Prices in more than half of major metropolitan markets with available data are now at or above their previous price peaks after what the National Association of Realtors® (NAR) calls the best quarterly sales pace of the year.  Existing home sales in the fourth quarter of 2016 brought housing inventories to record lows and helped to push single family prices higher.  NAR reports that the median price of a single family home increased year-over-year in 89 percent of the 178 metropolitan markets it tracks. Only 20 metro areas, 11 percent, had median prices below those of a year earlier.

The number of rising markets exceeded those in the third quarter by 2 percentage points and the number of metro areas with double-digit price gains increased from 31 or 14 percent to 17 percent.  Of the 150 markets which NAR has tracked since before the housing crisis, 78 (or 52 percent) now have a median sales price at or above their previous all-time highs.

Lawrence Yun, NAR chief economist, says home-price gains didn't let up throughout 2016.  "Buyer interest stayed elevated in most areas thanks to mortgage rates under 4 percent for most of the year and the creation of 1.7 million new jobs edging the job market closer to full employment," he said. "At the same time, the inability for supply to catch up with this demand drove prices higher and continued to put a tight affordability squeeze on those trying to reach the market."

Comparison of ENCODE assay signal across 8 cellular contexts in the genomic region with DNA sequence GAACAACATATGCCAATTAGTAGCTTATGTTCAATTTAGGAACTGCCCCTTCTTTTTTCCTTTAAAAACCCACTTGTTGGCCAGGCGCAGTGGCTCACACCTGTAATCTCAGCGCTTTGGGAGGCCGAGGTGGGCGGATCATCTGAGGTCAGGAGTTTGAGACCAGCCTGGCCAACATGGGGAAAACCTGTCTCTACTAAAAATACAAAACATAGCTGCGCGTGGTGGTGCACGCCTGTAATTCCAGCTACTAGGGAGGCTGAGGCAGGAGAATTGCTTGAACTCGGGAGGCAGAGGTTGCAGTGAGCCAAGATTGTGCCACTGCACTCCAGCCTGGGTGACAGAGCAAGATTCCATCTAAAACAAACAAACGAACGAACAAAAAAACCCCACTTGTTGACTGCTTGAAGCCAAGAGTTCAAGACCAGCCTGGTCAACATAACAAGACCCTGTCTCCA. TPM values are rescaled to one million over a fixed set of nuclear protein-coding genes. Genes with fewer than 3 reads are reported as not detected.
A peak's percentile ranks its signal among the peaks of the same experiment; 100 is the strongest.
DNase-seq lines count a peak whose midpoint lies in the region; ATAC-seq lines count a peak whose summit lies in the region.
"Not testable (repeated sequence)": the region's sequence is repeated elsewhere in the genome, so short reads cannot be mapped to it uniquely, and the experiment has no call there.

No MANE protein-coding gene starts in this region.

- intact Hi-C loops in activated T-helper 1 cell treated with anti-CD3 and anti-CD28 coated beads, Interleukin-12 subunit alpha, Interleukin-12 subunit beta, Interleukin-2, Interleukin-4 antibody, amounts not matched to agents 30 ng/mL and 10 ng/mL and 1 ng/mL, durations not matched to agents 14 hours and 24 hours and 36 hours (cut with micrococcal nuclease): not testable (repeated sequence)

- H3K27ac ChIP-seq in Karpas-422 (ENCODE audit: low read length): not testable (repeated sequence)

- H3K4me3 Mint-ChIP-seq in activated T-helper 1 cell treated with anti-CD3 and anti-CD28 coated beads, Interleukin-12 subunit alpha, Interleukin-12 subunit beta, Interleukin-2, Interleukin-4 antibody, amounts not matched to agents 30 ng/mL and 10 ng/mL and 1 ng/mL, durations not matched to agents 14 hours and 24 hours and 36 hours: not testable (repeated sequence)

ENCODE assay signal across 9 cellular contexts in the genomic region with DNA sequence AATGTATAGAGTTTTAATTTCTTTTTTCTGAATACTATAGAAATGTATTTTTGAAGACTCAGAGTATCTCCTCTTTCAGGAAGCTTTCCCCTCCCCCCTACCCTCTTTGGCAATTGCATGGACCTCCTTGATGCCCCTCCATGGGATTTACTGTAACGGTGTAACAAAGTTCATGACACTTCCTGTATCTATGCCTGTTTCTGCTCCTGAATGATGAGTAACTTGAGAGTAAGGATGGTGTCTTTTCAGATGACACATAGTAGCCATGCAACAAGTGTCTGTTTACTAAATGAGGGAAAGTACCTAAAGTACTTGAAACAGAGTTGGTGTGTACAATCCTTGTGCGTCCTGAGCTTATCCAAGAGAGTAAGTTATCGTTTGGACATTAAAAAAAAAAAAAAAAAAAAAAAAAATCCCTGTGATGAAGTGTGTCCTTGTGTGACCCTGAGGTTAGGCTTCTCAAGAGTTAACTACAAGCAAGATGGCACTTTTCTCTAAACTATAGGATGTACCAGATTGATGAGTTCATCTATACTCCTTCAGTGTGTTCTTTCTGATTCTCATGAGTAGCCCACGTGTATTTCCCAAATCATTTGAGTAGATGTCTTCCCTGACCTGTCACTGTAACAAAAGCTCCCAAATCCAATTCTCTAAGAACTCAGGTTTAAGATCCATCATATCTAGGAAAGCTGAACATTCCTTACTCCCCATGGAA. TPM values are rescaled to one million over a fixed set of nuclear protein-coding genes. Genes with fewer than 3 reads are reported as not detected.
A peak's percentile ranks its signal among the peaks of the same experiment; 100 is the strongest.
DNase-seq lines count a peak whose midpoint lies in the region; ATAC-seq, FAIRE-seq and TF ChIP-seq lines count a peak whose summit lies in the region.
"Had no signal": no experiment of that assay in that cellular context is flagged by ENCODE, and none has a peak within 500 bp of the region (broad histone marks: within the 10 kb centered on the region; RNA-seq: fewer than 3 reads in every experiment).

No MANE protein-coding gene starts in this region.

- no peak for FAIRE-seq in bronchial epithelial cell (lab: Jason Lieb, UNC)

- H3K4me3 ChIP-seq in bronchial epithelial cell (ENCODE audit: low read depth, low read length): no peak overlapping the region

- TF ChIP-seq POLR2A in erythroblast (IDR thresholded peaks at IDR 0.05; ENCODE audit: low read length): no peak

"Depressed new and existing inventory conditions led to several of the largest metro areas seeing near or above double-digit appreciation, which has pushed home values to record highs in a slight majority of markets. The exception for the most part is in the Northeast, where price growth is flatter because of healthier supply conditions."

NAR says there was a 5.7 percent annual increase in the national median existing single-family home price, rising from $222,300 in the fourth quarter of 2015 to $235,000.  The year-over-year gain in the third quarter was 5.4 percent.

The existing home inventory of 1.65 million homes for sale at the end of the year was 6.3 percent below the inventory of 1.76 million homes a year earlier and the lowest supply since NAR began tracking it in 1999.  At the present rate of sales, that is estimated to be a 3.9-month supply.  A year earlier there was a 4.6-month supply.

Given the current shortage of homes for sale and the potential for rising interest rates, NAR President William E. Brown is advising homebuyers to get a jump on the spring market. "There are fewer listings on the market, but also a little less competition than what's expected this spring. Buyers may find just the home they're looking for at a good price and without the possibility of having to outbid others."

Prices for condo and cooperatives, reported for 61 metro areas, increased 6.1 percent in the fourth quarter compared to a year earlier, from $209,300 to $222,000.  Median condo prices were higher in 93 percent of the markets covered by NAR.